by LAUREN CODLING
WHITE girls are not the only group targeted by Asian grooming gangs as victims are from
ethnic backgrounds too, a researcher who presented her findings to the Home Office on
Monday (22) has claimed.
Last Friday (19), 20 Asian men were sentenced after being found guilty of raping and abusing young girls in Huddersfield.
They plied victims with drugs and drinks before abusing them.
Dr Ella Cockbain is a lecturer in security and crime science at University College London (UCL).
Her findings showed that offenders were neither “sophisticated or organised,” but opportunists, and that successful prosecutions related to the crimes is possible, but it may be “challenging, complex and costly”.
Last week’s convictions follow a similar pattern of large-scale exploitation of victims, including by groups of Asian men.
Similar cases have emerged in several other British towns such as Rotherham, Newcastle, Rochdale and Telford.
Eastern Eye has previously reported on how vulnerable Asian women are also targeted by
grooming gangs. In many cases, they tend to be family members, campaigners told the paper.
Most girls who are targeted are considered vulnerable and are usually enticed by grooming
gangs with drugs, alcohol and cigarettes.
Many victims believed they were in “relationships” with their abusers.
In the Huddersfield case, the victims were considered vulnerable, with one girl described as
having the mental capacity of a seven-year-old. Many other victims were in care, Leeds crown court heard.
The men have been convicted of more than 120 offences against 15 girls. Their ringleader,
35-year-old Amere Singh Dhaliwal, was jailed for life with a minimum of 18 years.
The gang – who used nicknames including Beastie, Nurse and Dracula – initially groomed
the girls by showing them affection and giving them gifts.
The abuse, which took place in car parks, hotels, takeaways and snooker halls, is thought to have taken place between 2004 and 2011. The men were said to have used plastic bags as condoms and made the girls engage in sickening games of truth or dare. In one instance, a victim was sexually assaulted with a glass bottle.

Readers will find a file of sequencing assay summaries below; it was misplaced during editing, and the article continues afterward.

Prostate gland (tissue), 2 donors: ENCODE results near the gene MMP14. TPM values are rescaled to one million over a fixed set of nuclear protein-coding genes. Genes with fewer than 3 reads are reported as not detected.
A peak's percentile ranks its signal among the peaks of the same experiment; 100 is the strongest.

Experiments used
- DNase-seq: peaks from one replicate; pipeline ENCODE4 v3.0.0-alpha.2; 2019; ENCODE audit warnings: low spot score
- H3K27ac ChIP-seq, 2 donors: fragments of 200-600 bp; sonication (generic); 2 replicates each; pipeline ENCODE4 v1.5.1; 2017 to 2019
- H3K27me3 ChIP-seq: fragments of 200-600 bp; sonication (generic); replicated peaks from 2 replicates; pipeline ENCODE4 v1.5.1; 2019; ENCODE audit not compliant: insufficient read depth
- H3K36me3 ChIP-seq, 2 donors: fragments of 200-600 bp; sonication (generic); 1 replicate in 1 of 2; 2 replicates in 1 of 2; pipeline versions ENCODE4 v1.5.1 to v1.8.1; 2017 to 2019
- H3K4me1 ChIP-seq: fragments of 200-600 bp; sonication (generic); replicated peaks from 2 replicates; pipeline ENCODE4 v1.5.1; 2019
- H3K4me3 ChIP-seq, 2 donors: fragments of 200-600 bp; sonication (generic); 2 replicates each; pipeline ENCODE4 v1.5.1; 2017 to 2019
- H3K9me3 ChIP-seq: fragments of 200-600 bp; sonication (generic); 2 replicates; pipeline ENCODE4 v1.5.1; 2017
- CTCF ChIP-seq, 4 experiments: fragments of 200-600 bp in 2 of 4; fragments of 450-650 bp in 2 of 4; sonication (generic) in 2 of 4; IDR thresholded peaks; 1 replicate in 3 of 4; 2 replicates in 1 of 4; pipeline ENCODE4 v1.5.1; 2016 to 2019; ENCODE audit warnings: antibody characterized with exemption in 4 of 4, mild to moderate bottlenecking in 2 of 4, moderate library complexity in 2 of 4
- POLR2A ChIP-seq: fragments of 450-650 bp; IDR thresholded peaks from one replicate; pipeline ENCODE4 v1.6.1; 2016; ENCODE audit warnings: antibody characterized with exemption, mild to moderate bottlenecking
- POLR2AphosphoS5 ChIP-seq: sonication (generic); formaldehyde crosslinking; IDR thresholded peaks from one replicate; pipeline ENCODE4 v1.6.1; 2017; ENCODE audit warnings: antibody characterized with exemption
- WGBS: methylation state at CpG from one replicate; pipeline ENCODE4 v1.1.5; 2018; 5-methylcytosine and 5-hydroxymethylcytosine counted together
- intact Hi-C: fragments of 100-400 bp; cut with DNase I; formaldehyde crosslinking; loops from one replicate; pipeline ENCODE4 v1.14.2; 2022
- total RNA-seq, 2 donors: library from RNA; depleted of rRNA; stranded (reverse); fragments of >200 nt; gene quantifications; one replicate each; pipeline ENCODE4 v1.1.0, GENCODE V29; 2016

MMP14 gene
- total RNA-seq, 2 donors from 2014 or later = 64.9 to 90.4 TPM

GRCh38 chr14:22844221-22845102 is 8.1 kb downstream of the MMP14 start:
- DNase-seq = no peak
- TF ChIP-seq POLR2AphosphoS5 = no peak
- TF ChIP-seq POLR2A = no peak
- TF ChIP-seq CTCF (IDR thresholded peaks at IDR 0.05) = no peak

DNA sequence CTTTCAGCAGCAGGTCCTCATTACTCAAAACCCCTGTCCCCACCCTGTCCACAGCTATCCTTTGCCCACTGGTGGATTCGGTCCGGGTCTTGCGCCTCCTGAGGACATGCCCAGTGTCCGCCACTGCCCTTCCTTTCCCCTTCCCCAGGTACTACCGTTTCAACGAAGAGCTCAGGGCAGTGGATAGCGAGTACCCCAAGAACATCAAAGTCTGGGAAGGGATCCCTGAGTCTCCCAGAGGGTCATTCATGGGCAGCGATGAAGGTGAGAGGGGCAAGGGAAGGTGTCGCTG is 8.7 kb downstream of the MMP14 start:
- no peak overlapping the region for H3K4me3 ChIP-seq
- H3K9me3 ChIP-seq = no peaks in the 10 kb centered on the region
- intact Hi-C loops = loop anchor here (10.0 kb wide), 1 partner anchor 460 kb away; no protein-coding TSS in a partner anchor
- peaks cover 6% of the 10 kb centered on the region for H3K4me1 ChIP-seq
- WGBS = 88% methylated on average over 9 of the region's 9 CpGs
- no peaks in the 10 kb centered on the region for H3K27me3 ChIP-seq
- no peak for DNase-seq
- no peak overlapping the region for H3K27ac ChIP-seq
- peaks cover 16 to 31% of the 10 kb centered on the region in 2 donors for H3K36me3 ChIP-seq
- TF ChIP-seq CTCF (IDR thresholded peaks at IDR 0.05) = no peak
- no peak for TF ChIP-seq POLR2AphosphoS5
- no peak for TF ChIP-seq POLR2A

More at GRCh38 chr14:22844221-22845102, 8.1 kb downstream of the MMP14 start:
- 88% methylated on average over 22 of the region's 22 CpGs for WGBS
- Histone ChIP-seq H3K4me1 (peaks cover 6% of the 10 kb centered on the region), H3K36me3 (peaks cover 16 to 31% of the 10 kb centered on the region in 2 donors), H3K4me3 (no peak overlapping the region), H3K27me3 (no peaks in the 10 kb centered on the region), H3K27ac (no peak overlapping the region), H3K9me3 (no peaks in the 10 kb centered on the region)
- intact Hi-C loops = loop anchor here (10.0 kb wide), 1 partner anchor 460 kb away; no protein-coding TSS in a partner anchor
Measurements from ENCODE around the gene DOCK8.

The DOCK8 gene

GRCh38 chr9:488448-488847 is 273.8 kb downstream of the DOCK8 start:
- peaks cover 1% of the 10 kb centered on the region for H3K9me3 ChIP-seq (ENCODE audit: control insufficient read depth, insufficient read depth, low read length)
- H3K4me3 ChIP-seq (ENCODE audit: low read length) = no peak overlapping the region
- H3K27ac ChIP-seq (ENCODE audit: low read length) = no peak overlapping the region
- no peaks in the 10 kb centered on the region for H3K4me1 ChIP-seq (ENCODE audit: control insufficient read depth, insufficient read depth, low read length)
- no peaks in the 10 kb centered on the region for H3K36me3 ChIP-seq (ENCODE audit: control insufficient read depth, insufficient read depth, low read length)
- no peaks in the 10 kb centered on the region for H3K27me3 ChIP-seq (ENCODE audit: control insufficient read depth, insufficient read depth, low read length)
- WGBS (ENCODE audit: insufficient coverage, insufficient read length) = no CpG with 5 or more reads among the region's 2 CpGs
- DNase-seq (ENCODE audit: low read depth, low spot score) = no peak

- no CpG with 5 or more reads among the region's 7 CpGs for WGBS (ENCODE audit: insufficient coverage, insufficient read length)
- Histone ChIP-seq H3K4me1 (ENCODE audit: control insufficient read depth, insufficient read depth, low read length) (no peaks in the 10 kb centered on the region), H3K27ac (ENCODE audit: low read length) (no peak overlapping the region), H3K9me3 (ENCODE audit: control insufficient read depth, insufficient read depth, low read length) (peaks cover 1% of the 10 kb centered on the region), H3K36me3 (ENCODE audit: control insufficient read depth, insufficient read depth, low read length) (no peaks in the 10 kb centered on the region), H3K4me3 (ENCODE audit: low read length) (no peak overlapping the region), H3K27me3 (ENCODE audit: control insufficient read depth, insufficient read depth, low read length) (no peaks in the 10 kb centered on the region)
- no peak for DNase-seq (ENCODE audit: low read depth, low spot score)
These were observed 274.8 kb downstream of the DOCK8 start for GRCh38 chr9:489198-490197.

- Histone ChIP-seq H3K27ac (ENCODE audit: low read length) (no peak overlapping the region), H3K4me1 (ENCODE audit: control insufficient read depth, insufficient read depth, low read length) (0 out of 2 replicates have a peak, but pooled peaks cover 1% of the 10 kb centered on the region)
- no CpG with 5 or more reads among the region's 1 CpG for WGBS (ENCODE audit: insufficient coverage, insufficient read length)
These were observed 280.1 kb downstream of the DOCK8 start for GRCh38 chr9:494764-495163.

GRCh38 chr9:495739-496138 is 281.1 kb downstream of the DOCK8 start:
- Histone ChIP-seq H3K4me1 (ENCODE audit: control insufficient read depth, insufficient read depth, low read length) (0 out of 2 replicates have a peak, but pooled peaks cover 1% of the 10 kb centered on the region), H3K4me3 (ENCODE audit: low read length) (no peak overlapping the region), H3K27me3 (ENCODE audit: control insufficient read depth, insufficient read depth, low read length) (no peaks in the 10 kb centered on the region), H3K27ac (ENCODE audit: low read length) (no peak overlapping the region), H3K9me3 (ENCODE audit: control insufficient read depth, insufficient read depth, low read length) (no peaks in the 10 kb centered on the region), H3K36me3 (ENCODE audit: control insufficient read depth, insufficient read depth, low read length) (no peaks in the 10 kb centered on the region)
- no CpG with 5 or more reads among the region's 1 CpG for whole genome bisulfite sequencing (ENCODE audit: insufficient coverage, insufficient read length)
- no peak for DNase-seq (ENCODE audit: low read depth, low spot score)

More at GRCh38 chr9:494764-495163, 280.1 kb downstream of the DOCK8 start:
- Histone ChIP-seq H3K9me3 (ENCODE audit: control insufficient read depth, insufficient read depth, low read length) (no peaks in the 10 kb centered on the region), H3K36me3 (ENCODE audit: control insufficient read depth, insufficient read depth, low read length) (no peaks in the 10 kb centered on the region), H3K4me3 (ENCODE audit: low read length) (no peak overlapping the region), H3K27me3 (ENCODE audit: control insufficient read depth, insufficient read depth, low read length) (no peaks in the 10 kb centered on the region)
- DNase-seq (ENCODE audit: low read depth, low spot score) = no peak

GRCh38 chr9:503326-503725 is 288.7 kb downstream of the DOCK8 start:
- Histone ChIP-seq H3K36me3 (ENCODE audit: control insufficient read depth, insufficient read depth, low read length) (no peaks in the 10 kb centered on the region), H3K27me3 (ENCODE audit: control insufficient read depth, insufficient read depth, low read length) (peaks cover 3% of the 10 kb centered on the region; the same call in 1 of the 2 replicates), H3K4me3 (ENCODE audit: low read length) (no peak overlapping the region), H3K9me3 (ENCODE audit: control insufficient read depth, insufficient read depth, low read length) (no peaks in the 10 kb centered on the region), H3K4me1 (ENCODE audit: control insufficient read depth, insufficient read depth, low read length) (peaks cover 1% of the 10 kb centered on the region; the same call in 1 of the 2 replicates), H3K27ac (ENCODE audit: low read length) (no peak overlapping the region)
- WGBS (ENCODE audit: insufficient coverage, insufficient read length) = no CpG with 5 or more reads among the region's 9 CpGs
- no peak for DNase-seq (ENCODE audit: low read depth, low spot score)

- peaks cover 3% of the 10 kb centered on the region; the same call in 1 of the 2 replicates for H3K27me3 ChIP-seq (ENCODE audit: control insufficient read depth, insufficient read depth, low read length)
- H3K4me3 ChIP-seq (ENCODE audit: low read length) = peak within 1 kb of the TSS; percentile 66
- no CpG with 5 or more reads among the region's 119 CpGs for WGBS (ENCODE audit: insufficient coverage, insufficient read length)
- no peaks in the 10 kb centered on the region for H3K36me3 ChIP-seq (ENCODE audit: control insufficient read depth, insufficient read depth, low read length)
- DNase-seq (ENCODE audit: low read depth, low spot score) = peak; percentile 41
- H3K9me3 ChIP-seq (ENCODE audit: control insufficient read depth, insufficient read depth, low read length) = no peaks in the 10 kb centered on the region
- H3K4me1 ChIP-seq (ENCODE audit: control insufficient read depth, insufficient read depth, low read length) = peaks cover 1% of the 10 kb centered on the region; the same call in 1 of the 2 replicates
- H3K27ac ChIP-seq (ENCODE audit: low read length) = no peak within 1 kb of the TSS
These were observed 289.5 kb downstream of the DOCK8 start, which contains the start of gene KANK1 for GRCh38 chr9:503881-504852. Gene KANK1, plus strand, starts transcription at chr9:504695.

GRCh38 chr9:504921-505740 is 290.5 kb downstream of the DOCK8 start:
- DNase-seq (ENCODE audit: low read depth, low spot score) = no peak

During another “degrading” game, a 15-year-old was plied with alcohol and raped by a man as part of a ‘dare’ by Dhaliwal, while others watched. The court heard that Dhaliwal committed countless rapes, incited child prostitution and filmed abuse on his mobile phone.
In victim impact statements, one young female admitted she only escaped the abuse when
her family had to move following a house fire.
She said: “It was the best thing I ever did, and that’s bad saying that burning your house down is the best thing you ever did.”
Another victim, who was abused between the ages of 13 and 18, said the men would buy
her cigarettes and cannabis. She was in a relationship with one of them. However, she said she was soon passed around to her abusers’ friends.
“Some days you’re waking up and you don’t even know how you’ve ended up in certain places,” she said. “You can’t remember what happened to you. It was just a circle.”
She added her belief that victims were still being abused and urged them to speak out.
In key remarks made to the Home Office this week, Dr Cockbain noted that although victims might be considered “vulnerable”, it did not mean they were not credible as witnesses.
She added that immediate social context was “really important” as social relations, social
dynamics and group activity were key in facilitating, spreading and sustaining abuse.
On social media, Dr Cockbain commented that many girls were introduced to gangs through peer networks.
“I don’t think it’s helpful or fair to start blaming victims’ parents,” she said, in response to a
user who questioned if families were complicit in the crime.
Cockbain urged authorities to not reduce victims to passive objects.
“They often make tough decisions amid limited choices,” she stated.
Jurors heard that at least one girl who suffered abuse at the hands of the Huddersfield gang had attempted suicide, and another had had an abortion.
Judge Geoffrey Marson QC described the married father-of two Dhaliwal’s actions against
victims as “inhumane”.
While convicting the men, Marson said that it was “likely that many, if not all, of these girls
will never recover from the abuse they suffered”.
Dr Cockbain, whose primary research explores serious and organised crime and its prevention, added there will ongoing major challenges for criminal justice responses relating to child sexual exploitation cases.
“The cases are hugely complex, require shift in mindset [and you are] engaging heavily
groomed victims who might not identify as such,” she said.
Detective chief inspector Ian Mottershaw, from West Yorkshire Police, who led the Huddersfield investigation, thanked victims for coming forward and for their bravery.
“I cannot praise them enough for their courage and tenacity in helping us secure justice for
them against these defendants,” Mottershaw said.
“The investigation into this case has been extremely complex and the investigative team
have worked tirelessly for the past five years to ensure that no stone has been left unturned.
“We welcome the convictions and sentences which have been passed down throughout the
year to these depraved individuals, who subjected vulnerable young children to unthinkable sexual and physical abuse.”